When you’ve been living in Southeast Asia for a while, you tend to forget that Brits, Europeans and even North Americans happily fly for fifteen or more hours for the indulgence of a week or two at a five-star Indonesian island resort. For them, such an unspoilt and exotic location is well worth the time and money.
We need to be reminded regularly how lucky we are that a 55-minute ferry ride from Tanah Merah Ferry Terminal (near Changi Airport) – about $60 return – takes us to the Riau Archipelago island of Bintan. There are at least eight resorts to choose from, and a number of new ones in the offing. But it’s the Banyan Tree that tops the list.
As you step off the boat and into the terminal on Bintan, a beaming hotel representative will be brandishing a board with your name on it. Fifteen minutes or so later, you will be delivered to your resort lobby from the comfort of an air-conditioned hotel car.
We have previously stayed in the standard villas, and they’re lovely, but they don’t compare with the two-bedroomed pool villas. To get the iconic Bintan Banyan Tree experience, I suggest you team up with another couple and share one. You have the utmost privacy in one of the two identical huge bedrooms with shower, alfresco sunken bath and double vanity area, and can meet up in the shared area’s bale, loungers, full-sized infinity pool, and whirlpool spa bath.
Stepping through the door of your pool villa into this private outdoor living area with its stupendous view of the South China Sea can be an overwhelming experience.
When we took family there for a special treat a couple of years ago, my sister-in-law shed a tear when she saw the glorious view. And when we returned last month as a treat for Wendy, our jet-setting and fairly worldly daughter, even she was wowed.
Just one of a raft of heavenly spa treatments, the Rainmist experience has its own dedicated venue, Villa 208 to be exact. After an excellent footbath – which, as Wendy said sotto voce, boded well for the treatment ahead – we were led to two adjoining rooms: the first a wet room, the other one dry, reminiscent of the traditional Southeast Asian kitchen’s wet and dry areas.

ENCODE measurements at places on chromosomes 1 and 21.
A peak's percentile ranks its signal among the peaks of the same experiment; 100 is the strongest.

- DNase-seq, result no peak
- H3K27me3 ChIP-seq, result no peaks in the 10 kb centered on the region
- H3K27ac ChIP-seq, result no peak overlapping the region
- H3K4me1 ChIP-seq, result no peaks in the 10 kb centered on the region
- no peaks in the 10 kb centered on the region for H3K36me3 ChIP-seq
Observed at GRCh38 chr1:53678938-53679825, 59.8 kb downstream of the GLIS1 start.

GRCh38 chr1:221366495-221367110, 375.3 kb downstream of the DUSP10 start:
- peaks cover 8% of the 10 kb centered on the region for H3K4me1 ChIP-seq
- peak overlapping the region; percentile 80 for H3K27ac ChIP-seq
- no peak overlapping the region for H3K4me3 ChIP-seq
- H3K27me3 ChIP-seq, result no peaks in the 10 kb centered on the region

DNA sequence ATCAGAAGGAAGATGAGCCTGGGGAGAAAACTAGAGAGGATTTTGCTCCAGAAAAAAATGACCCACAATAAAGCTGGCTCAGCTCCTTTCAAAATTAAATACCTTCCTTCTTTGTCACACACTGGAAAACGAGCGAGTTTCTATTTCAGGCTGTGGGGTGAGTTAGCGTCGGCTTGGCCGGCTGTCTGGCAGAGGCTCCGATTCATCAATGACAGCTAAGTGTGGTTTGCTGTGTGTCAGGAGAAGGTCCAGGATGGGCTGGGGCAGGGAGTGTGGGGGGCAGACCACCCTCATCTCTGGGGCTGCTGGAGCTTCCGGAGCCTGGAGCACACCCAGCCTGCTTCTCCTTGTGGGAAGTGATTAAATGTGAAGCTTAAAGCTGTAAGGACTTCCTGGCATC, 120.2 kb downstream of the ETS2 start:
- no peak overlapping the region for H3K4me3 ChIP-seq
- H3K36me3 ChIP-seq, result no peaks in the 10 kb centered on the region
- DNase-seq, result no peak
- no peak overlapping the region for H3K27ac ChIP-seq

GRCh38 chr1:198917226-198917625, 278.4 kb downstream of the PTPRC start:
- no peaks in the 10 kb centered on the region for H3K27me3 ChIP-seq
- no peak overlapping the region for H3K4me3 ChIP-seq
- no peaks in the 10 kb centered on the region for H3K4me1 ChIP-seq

On side-by-side beds in the wet room, we were gently steamed for ten minutes, then rubbed with a scintillatingly fresh orange and yoghurt scrub, after which our therapists swung two six-foot overhead rods into position above us. Each rod had five rainshower-heads along its length, which played on our supine bodies for a while – but not for long enough. (That said, all day would not have been long enough.) Back in the dry spa, with its wonderful view of greenery and sea, a firm, strong Balinese massage completed the experience.
Even apart from the fantastic facilities and beautiful setting, do not think that you will get a massage this good at a lesser establishment. At US$130 for the two-hour treat, it’s well worth it.
Another highlight of this resort is the opportunity for a one-on-one yoga session with the in-house yogi, Dr Ashish Kumar. He has a passion for his calling, and an hour with him was as educational as it was inspirational.
Only one couple per night gets to experience the delights of each destination dining experience. Dinner on the Rocks serves you in splendour at a formal table for two in the middle of a large, flat rock that juts into the sea from the beach; Dinner at 8 takes place on the spectacular eighth tee of the links golf course; and Dinner of the Legend, which the three of us did, is served right on the beach.